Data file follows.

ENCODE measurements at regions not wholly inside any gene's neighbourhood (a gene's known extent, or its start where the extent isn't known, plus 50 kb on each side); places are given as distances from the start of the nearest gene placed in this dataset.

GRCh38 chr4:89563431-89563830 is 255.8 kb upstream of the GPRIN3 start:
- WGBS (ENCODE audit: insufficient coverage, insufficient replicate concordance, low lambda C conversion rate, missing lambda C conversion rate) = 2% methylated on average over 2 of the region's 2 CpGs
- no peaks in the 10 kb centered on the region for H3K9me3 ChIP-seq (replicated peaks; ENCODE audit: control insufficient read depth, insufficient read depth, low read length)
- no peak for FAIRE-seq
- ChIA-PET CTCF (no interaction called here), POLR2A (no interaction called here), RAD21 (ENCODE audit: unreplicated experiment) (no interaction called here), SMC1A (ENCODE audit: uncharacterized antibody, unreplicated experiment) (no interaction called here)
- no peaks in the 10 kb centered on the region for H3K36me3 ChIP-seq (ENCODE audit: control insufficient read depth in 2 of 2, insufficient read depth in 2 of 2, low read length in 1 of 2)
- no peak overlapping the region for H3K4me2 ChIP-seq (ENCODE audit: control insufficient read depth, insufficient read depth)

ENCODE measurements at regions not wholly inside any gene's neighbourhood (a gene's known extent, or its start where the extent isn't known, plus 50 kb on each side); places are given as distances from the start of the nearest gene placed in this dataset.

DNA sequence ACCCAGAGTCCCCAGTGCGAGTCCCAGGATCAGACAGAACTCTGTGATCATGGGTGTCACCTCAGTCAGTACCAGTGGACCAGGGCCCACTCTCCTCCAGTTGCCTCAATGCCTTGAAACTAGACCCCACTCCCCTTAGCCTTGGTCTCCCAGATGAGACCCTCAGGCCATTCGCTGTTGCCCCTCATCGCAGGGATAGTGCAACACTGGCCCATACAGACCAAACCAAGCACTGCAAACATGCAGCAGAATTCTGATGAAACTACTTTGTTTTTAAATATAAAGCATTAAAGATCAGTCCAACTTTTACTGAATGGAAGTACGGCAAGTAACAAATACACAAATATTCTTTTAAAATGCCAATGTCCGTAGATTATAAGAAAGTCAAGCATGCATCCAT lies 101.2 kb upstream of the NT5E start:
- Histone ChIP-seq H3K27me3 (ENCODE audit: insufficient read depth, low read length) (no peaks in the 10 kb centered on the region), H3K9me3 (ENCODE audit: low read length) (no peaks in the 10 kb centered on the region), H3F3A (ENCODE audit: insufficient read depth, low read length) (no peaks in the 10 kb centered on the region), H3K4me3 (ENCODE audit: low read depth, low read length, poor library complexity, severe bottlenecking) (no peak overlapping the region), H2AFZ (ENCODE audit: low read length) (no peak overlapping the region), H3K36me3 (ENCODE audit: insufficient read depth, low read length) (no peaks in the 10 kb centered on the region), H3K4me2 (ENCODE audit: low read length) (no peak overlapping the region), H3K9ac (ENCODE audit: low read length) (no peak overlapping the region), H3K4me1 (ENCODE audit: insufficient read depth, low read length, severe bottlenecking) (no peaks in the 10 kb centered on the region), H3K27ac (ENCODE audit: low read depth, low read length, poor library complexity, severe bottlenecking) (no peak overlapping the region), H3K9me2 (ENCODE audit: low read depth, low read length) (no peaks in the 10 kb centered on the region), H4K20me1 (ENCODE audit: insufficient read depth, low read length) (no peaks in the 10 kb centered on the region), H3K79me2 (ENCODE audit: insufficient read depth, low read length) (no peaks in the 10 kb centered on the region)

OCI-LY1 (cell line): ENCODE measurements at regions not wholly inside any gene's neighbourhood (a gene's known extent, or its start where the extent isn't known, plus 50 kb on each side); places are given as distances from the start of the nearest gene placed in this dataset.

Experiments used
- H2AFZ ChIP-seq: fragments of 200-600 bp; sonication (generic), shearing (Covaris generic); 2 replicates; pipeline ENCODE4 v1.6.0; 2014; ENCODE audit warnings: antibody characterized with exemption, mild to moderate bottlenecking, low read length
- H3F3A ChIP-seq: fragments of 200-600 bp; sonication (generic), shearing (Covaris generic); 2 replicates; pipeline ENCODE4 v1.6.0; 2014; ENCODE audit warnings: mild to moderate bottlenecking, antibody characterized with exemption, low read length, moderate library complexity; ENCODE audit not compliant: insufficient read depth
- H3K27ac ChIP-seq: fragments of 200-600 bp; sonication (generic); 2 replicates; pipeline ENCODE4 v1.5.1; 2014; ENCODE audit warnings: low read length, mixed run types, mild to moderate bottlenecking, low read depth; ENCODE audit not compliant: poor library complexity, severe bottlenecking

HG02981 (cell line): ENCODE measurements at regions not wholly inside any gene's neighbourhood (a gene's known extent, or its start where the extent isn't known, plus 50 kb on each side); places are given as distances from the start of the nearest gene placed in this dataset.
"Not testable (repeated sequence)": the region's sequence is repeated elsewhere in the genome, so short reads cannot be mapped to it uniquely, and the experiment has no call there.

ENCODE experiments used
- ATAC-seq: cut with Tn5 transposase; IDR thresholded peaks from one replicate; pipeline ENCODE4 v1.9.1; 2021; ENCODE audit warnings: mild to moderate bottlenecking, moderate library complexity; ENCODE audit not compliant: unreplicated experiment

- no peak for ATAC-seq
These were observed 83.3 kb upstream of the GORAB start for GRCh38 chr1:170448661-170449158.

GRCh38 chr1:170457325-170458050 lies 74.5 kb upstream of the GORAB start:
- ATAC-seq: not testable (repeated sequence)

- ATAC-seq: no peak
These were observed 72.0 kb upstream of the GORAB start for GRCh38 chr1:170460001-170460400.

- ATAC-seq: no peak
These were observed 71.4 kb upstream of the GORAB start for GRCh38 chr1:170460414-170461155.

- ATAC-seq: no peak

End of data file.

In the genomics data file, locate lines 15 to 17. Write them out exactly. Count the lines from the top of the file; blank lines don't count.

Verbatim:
- H3F3A ChIP-seq: fragments of 200-600 bp; sonication (generic), shearing (Covaris generic); 2 replicates; pipeline ENCODE4 v1.6.0; 2014; ENCODE audit warnings: mild to moderate bottlenecking, antibody characterized with exemption, low read length, moderate library complexity; ENCODE audit not compliant: insufficient read depth
- H3K27ac ChIP-seq: fragments of 200-600 bp; sonication (generic); 2 replicates; pipeline ENCODE4 v1.5.1; 2014; ENCODE audit warnings: low read length, mixed run types, mild to moderate bottlenecking, low read depth; ENCODE audit not compliant: poor library complexity, severe bottlenecking

HG02981 (cell line): ENCODE measurements at regions not wholly inside any gene's neighbourhood (a gene's known extent, or its start where the extent isn't known, plus 50 kb on each side); places are given as distances from the start of the nearest gene placed in this dataset.